That's that for Lou Blonger, Crump's fair lily, and his service record.
A.W. Duff, alias Myers - and remember to hold these aliases in mind as they come tripping along, by twos, threes, and quintets, for to the generous-minded they have a mitigating effect in behalf of the gents involved in the story. They may prove that the owners, flitting hither, thither and yon, [illegible] that their country was calling them, and certainly their country would be put to it to follow them hither, thither and yon.
Back to Duff, alias Myers. His record is long and unmartial. Five arrests are set down against him in the following order: Denver, 1897; Colorado Springs, 1903; San Francisco, 1908; Kansas City, 1914, and Denver, 1919, all made on suspicion that Duff, alias Myers, was practicing confidence games.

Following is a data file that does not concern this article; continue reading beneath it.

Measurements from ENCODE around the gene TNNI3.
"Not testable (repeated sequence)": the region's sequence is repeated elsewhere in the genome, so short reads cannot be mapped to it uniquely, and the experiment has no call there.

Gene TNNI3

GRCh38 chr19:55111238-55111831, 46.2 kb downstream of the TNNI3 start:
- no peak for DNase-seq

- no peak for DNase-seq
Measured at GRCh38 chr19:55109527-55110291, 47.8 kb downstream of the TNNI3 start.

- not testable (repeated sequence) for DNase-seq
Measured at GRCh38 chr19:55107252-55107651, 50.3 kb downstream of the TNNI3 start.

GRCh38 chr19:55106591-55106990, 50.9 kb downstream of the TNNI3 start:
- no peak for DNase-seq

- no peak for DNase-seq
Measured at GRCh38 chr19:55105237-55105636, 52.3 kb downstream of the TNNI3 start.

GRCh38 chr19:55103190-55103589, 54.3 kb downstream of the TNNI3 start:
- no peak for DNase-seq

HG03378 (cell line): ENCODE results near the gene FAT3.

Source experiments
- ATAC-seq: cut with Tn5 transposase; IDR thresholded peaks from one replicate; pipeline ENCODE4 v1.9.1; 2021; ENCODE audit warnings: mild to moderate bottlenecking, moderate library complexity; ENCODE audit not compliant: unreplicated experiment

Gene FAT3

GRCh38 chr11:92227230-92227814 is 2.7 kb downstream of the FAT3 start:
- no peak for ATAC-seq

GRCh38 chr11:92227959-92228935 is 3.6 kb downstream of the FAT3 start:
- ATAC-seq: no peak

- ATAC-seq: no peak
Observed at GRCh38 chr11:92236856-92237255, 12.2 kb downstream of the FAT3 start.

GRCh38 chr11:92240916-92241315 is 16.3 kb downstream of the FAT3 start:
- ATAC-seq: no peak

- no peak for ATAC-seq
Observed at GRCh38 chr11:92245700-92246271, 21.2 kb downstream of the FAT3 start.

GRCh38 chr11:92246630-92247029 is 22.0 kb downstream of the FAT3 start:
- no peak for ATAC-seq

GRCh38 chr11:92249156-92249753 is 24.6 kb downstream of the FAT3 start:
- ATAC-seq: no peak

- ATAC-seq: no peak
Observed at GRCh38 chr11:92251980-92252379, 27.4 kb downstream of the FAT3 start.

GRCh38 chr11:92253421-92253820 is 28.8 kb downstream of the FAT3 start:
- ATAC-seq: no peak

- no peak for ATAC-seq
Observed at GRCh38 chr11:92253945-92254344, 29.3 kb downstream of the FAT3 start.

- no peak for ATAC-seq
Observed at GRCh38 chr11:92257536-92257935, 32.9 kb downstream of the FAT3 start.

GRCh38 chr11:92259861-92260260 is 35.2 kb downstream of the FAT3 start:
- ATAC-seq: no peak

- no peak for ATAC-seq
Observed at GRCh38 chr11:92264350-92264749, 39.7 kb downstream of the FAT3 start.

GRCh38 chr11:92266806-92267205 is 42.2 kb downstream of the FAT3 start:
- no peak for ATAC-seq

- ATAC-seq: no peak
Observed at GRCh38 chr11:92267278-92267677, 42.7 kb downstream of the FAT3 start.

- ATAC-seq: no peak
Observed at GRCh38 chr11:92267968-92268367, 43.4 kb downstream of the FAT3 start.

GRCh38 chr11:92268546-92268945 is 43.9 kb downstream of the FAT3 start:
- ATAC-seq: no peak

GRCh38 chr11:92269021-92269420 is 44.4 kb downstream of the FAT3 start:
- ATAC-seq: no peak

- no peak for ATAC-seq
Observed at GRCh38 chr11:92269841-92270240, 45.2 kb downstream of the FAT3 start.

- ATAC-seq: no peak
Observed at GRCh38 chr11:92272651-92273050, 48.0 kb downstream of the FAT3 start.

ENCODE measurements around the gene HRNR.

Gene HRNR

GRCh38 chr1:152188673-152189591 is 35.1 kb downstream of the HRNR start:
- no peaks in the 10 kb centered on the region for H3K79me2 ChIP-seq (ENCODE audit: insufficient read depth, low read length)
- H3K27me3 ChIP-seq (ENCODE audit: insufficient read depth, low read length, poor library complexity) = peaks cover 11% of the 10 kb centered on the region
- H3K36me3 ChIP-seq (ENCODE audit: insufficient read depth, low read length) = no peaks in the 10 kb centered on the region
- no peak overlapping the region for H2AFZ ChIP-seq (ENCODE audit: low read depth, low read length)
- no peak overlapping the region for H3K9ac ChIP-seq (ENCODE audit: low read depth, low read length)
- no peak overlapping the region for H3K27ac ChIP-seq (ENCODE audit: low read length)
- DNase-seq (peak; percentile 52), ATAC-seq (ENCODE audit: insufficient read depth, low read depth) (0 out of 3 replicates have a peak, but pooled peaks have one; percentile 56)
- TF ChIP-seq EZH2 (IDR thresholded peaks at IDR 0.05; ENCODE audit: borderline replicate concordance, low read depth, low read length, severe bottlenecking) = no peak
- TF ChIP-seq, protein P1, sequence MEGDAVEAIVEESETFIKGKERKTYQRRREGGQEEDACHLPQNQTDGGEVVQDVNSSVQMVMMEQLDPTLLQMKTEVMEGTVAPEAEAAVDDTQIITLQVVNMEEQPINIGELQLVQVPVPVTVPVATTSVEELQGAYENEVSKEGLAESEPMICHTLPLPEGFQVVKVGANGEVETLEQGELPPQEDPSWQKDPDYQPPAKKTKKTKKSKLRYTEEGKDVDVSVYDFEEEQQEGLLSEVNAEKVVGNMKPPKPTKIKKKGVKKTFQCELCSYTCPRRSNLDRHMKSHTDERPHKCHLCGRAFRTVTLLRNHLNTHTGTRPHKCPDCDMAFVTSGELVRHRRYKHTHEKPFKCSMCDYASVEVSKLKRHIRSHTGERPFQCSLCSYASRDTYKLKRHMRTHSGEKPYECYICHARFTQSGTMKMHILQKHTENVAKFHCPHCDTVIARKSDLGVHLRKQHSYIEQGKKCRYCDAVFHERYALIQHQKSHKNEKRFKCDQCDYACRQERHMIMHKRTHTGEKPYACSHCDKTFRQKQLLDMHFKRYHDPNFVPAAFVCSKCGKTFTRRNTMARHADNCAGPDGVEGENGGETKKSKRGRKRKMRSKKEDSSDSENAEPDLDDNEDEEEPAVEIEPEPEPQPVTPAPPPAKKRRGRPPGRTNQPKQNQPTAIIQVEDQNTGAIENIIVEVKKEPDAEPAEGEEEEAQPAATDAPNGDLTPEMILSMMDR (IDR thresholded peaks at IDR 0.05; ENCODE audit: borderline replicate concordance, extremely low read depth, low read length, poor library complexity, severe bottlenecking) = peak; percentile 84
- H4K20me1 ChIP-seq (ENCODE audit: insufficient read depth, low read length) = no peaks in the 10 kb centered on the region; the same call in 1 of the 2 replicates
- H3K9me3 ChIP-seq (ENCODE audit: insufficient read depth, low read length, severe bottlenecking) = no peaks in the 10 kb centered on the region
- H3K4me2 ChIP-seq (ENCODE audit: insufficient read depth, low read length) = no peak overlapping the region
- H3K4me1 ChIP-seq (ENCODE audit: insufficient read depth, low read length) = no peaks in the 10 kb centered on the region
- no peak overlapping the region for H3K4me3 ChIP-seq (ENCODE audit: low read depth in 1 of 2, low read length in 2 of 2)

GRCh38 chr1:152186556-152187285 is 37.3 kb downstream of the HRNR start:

Several of Duff's photographs, with numbers where the dickey should be, do not create a sentiment of confidence in the mind of the beholder and one, especially, forces the question: Where did he get that Valentino hat and that sheik pose?
That's that for Duff, up to the present, so let's be on our way among the heroes and set forth their story as furnished by wardens, chiefs of police and mere jailers.
Tom Wilson, registered as Thomas Beach in the present trial, alias Riley Wilson, H.D. Rhoades, Louis Yaney, Charles Soots, Charles Clark, Frank Woodward, Thomas Buelmer, might have dug his way into service as a soldier brave, if he hadn't been marching from the Ohio state penitentiary, where he served a six-year sentence for larceny, thru Missouri penitentiary, where he served five years for larceny, to Minnesota penitentiary, where he did time for shoplifting and previously had fallen into step with his pals at the Illinois house of corrections for larceny.
C.V. Wilson, 53, alias G.C. Bailey, Charles Watson, Charles Wray, was recording just one arrest after another in his pocket memo between 1914 and 1922. So how in the name of Mars, we ask, could he offer himself a sacrifice for his country. He couldn't. And he didn't.